Josh Donaldson

Traded: A’s, Jays Swap Donaldson For Lawrie Plus 3

Donaldson

Friday evening rumors swirled, via the SF Chronicle’s Susan Slusser and FoxSports Ken Rosenthal, that the Oakland A’s were in the midst of putting together a blockbuster trade. At first it was thought that pitcher  Jeff Samardzija was to be involved, but that rumor was quashed by the two reporter’s sources. But a deal was being discussed and was finalized Friday night.

The A’s sent their All-Star third baseman Josh Donaldson to the Toronto Blue Jays for third baseman Brett Lawrie and three minor leaguers – shortstop Franklin Barreto, and pitchers Kendall Graveman and Sean Nolin.

Donaldson adds another serious power bat to a Blue Jays lineup that already features Jose Bautista and Edwin Encarnacion.  It also does damage to an A’s lineup that was weakened at the past trade deadline when they sent outfielder Yoenis Cespedes to Boston for rent ace Jon Lester.

Donaldson, who will be 29 in a little over a week, hit 24 home runs and drove in 93 runs in 2013. He followed that up with 29-98 year this past season, though his OPS dropped nearly 100 points.  The Alabama native made a mere $500K in his third full year in the Major Leagues and is arbitration eligible. Needless to say, he will earn a large raise for 2015 and it is likely the Blue Jays will try to sign him long term.

Lawrie, who began his career in the Milwaukee Brewers organization, was dealt to the Blue Jays for pitcher Shaun Marcum in 2010. The former 16th overall pick in the 2008 draft, Lawrie has been a disappointment up to this point. Injuries have limited the 24-year old to 177 total games the last two seasons.

After posting an OPS over .900 in 43 games in his first year in the Majors, Lawrie has recorded .729, .712, and .722 OPS numbers the last three seasons. He had begun to develop a good power stroke last season – 12 HR in 259 at-bats – but was shut down the last two months of the season due to a strained oblique. He had broken a finger earlier in the year that caused him to miss six weeks.

Like Donaldson, Lawrie is in his first year of arbitration eligibility, but will make substantially less than Donaldson for the 2015 season. He earned $516K and change in 2014.

As for the minor leaguers acquired, Barreto put together a .311/.384/.418 slash line last season for Vancouver (‘A’ ball). The 5’9″ shortstop was signed out of Venezuela and has two seasons in the Jays’ organization under his belt.

Graveman, a 6’2″ right-hander, was drafted in the 8th round of the 2013 MLB amateur draft. He made his Major League debut this past September and appeared in five games with mild success. The Mississippi State product made a combined 27 starts this past season in four different minor league levels. Overall, he finished 14-6, 1.83 with 115 strikeouts in 167.1 innings pitched. He also averaged less than a hit per inning and issyed just 1.7 walks per nine innings. In his call up, Graveman averaged about 93 mph on his fastball and used a cutter and slider as his secondary pitches.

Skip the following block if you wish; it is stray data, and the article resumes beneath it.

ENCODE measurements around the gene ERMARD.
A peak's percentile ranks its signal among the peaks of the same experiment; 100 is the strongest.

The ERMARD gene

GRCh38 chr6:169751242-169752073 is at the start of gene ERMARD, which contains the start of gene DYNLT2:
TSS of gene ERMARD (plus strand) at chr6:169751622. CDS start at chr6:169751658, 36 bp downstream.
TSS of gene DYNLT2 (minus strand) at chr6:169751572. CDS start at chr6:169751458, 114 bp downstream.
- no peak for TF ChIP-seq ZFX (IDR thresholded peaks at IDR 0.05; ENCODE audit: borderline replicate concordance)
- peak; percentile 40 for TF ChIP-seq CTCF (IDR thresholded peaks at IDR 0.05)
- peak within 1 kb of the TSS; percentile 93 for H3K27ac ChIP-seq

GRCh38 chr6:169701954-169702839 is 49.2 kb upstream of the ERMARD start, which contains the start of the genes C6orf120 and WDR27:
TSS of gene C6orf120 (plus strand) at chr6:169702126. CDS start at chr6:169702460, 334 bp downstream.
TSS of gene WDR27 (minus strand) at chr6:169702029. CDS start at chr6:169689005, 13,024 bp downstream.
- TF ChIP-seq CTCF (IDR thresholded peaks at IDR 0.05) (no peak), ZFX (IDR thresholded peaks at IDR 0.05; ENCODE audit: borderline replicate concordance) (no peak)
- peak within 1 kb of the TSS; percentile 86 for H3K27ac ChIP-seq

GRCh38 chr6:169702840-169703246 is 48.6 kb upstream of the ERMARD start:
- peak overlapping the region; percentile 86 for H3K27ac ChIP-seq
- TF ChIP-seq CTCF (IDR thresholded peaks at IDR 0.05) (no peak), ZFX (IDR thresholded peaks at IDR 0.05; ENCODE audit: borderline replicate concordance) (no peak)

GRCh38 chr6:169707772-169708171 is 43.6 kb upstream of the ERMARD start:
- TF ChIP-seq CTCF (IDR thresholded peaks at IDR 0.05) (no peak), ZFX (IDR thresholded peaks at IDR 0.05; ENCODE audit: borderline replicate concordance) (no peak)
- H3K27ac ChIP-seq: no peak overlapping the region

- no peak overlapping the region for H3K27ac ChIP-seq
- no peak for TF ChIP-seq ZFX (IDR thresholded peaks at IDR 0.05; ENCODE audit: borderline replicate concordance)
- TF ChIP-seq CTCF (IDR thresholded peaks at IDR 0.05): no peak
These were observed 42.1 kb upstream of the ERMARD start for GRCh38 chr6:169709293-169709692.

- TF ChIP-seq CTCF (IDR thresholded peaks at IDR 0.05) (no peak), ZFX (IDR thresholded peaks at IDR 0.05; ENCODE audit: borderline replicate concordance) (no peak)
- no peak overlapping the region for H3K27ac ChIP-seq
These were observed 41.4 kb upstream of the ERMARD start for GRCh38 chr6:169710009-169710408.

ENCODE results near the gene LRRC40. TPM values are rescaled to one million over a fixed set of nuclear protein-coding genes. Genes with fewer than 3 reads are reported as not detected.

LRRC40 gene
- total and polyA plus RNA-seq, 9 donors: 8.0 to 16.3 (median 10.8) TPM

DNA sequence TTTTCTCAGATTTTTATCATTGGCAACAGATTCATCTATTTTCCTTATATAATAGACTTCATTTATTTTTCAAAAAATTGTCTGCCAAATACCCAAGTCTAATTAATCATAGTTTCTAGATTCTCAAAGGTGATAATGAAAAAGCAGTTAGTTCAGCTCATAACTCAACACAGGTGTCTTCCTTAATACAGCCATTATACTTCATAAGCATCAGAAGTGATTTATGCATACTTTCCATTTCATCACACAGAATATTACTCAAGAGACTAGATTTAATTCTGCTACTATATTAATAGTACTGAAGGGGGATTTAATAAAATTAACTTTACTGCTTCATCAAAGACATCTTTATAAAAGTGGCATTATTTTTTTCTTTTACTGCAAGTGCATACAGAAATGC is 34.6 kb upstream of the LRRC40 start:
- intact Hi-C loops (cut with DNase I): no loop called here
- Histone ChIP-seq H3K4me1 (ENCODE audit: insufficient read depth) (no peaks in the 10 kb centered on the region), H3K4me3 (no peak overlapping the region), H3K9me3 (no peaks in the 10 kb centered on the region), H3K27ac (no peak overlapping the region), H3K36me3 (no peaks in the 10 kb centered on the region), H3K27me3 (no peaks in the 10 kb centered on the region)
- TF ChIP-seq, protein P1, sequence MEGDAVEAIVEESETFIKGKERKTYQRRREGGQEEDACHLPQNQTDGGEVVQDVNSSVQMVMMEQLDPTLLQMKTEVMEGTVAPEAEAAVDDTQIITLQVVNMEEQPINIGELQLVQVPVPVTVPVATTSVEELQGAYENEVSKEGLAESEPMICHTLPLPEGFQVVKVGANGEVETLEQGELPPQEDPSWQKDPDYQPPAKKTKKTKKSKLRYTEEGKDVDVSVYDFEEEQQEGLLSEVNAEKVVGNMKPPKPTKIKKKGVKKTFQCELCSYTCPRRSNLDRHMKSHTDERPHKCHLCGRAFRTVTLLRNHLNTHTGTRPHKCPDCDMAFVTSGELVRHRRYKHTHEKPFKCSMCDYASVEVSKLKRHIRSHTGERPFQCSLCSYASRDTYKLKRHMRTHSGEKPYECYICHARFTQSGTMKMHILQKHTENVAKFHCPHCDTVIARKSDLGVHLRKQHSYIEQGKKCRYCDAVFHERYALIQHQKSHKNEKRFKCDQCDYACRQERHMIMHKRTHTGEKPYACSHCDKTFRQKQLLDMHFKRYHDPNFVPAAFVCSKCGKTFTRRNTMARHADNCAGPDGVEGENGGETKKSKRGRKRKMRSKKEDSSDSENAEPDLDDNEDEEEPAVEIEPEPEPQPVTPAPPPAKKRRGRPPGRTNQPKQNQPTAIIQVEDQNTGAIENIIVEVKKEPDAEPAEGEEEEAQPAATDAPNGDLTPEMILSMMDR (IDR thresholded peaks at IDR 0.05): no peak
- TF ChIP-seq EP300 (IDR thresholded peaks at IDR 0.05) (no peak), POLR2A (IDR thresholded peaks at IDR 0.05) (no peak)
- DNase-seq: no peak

Nolin was the Blue Jays 6th round pick (2010) out of San Jacinto College in Texas. He made one start for Toronto in 2013 (He didn’t make it out of the first inning.) and one relief appearance in 2014. Nolin made 17 starts for Triple-A Buffalo last season, finished 4-6, 3.50, and averaged 7.6 K’s per nine innings. He has a low 90s fastball and relies heavily on his changeup.

UPDATE – Josh Donaldson took to Twitter to thank the A’s fans.

Donaldsonthanks

Big Names, Big Games in AL Wild Card Contest

Lester and Shields Prepared For Their One Game Duel

Lester and Shields Prepared For Their One Game Duel

by Drew Sarver

It has been 29 years since the Kansas City Royals reached the postseason. 1985 saw the Royals win their one and only World Series Championship. (With a  little help from umpire Don Denkinger.) Tuesday night, the Royals will host the Oakland A’s in a one game showdown between the two AL Wild Card winners. To the victor go the spoils and a divisional round match up with the Los Angeles Angels. You know where the losers go.

The A’s have been to the playoffs 11 times during the Royals drought, but haven’t been to the World Series since 1990. Their last World Series title, the ninth in franchise history (The first five were won when they called Philadelphia home), came in the “Earthquake series” with the San Francisco Giants.

The Royals were an expansion team in 1969, two years after the A’s departed Kansas City after a 13-season run. The only prior postseason meeting between the two squads came after the strike-shortened 1981 regular season. The Billy Martin-managed A’s swept KC in three straight games before they were swept in three games by the New York Yankees in the ALCS. It was a disappointing end of the season for Kansas City, which lost the World Series to the Philadelphia Phillies one year earlier.